Leading the charge to spread democracy, The Center for Constitutional Transition has worked with more than 50 experts in fields related to democracy promotion and constitution drafting in more than 25 countries around the globe. Direct participation in these efforts has resulted in the democracy spreading organization and its founder and director Sujit Choudhry being regarded as foremost advocates for re-engineering and updating the constitutions of governments throughout the world.
Choudhry’s understanding of democracy and constitution drafting is built on a foundation of theory and practical firsthand experience and knowledge from directly working with countries throughout the process.
Sujit Choudhry has earned law degrees from law schools in three countries. His impressive credentials include an LL.B. from Toronto University School of Law, a Bachelor of Arts in Law from Oxford School of Law and an LL.M. from Harvard University School of Law.
He attributes his motivation to pursuing his advanced degrees from his being raised by parents, who were both professors and from whom he learned the value of higher education.
Through his approach that is based on dealing with obstacles through perseverance and staying focused on end results, Choudhry has been able to produce successes in situations that would have otherwise resulted in project abandonment (http://sujitchoudhry.com/advisory-work/).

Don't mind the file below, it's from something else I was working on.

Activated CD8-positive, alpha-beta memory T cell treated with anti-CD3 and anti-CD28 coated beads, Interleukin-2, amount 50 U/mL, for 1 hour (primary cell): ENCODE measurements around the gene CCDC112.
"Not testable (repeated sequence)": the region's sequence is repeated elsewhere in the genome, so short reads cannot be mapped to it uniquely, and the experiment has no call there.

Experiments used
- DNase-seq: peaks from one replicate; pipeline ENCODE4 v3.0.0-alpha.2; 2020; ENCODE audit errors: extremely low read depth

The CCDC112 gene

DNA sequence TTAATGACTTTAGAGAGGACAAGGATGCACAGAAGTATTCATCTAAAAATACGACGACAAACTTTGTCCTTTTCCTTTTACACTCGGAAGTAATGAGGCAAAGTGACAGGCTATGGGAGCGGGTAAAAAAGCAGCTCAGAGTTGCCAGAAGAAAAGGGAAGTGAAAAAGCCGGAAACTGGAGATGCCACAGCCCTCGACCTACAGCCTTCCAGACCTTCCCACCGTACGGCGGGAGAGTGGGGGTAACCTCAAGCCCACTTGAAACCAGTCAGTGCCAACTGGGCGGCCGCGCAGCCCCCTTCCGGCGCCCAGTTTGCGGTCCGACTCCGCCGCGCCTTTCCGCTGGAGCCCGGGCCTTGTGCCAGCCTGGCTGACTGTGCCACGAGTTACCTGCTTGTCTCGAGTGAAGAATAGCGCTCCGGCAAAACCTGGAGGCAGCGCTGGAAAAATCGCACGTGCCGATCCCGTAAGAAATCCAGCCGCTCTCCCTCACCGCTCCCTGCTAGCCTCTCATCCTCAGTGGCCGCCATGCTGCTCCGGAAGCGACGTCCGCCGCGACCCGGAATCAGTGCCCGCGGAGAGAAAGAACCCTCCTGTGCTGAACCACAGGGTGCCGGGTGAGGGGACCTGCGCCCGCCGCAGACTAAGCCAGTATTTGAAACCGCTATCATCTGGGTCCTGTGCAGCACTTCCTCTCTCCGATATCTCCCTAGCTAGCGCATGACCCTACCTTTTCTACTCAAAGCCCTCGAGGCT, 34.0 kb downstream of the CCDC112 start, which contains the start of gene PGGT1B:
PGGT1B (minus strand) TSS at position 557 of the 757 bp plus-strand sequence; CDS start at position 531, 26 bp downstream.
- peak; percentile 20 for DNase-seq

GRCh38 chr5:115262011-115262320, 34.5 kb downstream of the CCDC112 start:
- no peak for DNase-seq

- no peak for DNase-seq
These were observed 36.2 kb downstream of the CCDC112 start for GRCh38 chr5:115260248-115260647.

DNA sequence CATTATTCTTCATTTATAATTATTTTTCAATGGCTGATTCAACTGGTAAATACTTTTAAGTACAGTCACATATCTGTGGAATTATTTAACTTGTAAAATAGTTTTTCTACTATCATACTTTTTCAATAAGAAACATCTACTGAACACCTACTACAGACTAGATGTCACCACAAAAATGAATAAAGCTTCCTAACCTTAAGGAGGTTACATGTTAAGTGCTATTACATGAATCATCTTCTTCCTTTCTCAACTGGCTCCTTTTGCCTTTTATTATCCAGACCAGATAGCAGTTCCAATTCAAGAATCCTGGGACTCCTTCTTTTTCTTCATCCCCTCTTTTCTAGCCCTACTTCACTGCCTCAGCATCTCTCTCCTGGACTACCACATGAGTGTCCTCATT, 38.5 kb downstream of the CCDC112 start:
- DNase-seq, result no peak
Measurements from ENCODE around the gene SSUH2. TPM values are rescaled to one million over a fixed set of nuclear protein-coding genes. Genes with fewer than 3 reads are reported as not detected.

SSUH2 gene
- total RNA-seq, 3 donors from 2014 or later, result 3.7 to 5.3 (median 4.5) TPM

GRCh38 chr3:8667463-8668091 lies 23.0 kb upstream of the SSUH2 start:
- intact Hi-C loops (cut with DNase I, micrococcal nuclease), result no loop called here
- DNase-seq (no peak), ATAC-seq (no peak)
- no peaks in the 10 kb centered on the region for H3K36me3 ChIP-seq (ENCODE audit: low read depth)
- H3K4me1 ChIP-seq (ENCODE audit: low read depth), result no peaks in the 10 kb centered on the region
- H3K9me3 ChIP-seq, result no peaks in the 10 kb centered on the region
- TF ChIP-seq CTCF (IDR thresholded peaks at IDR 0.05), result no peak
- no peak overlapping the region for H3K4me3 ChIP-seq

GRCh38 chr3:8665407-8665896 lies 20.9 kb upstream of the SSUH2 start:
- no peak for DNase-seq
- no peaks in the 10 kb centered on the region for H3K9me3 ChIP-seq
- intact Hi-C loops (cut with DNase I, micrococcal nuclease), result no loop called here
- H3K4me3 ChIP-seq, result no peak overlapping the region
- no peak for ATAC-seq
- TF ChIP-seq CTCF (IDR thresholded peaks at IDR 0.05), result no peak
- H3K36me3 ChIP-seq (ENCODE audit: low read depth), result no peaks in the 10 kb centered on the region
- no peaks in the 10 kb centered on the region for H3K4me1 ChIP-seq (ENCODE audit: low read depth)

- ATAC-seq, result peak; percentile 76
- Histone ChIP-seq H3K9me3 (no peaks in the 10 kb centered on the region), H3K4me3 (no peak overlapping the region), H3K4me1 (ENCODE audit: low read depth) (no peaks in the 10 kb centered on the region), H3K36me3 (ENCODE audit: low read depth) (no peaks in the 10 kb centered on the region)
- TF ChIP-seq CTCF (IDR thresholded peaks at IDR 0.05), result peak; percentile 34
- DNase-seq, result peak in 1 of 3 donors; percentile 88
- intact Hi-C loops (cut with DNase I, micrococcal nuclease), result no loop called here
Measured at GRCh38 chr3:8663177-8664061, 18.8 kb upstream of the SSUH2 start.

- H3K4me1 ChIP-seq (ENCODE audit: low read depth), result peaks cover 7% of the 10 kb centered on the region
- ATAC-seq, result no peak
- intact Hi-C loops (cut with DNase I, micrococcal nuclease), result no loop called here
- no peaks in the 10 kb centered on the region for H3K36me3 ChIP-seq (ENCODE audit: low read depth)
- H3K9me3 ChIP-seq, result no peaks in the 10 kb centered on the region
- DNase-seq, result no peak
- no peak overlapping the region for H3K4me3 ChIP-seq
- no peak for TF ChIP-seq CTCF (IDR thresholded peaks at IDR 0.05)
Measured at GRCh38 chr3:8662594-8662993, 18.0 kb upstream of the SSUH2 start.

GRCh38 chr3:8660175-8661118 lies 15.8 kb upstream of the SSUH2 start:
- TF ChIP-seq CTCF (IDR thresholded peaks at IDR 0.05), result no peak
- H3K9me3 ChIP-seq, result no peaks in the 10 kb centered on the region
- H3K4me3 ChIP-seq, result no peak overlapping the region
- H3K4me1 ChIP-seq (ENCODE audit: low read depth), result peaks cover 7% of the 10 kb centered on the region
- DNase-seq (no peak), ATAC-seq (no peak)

It’s import, he notes to avoid the mindset that causes the perfect to be the enemy of the good when evaluating options with decision makers and other participants, a perspective that he is willing to adopt when evaluating a country’s constitutional needs, which vary based on the country’s history and political undercurrents.
When considering challenges to democracy, two main issues frequently reemerge.
The first challenge comes from threats to liberal global democracy, which are at their highest levels since World War 2.
As Americans, there is a tendency to think that the government system that is taught in American schools and reported in the media is the best. However a survey of other nations’ democracies would likely be disappointing to such a narrow perspective. A comparative analysis that considers all factors of a nation’s implementation of democratic principles and institutions is preferred when evaluating the American system to that of other countries, he notes.
Sujit Choudhry is the I. Michael Heyman Professor of Law at UC Berkeley.
In prior academic posts, Choudhry has served as a tenured Associate Professor of Law at the University of Toronto where he also sat as the Scholl Chair. He has also taught at New York School of Law as Cecilia Goetz Professor of Law.
As director and founder, Sujit Choudhry formed The Center for Constitutional Transition to actively promote democratic constitution creation through knowledge-based models resulting from the collaborative efforts of teams composed of political stakeholders, international experts, non- governmental organizations and think tanks.
Keep up with Sujit, follow him on Twitter.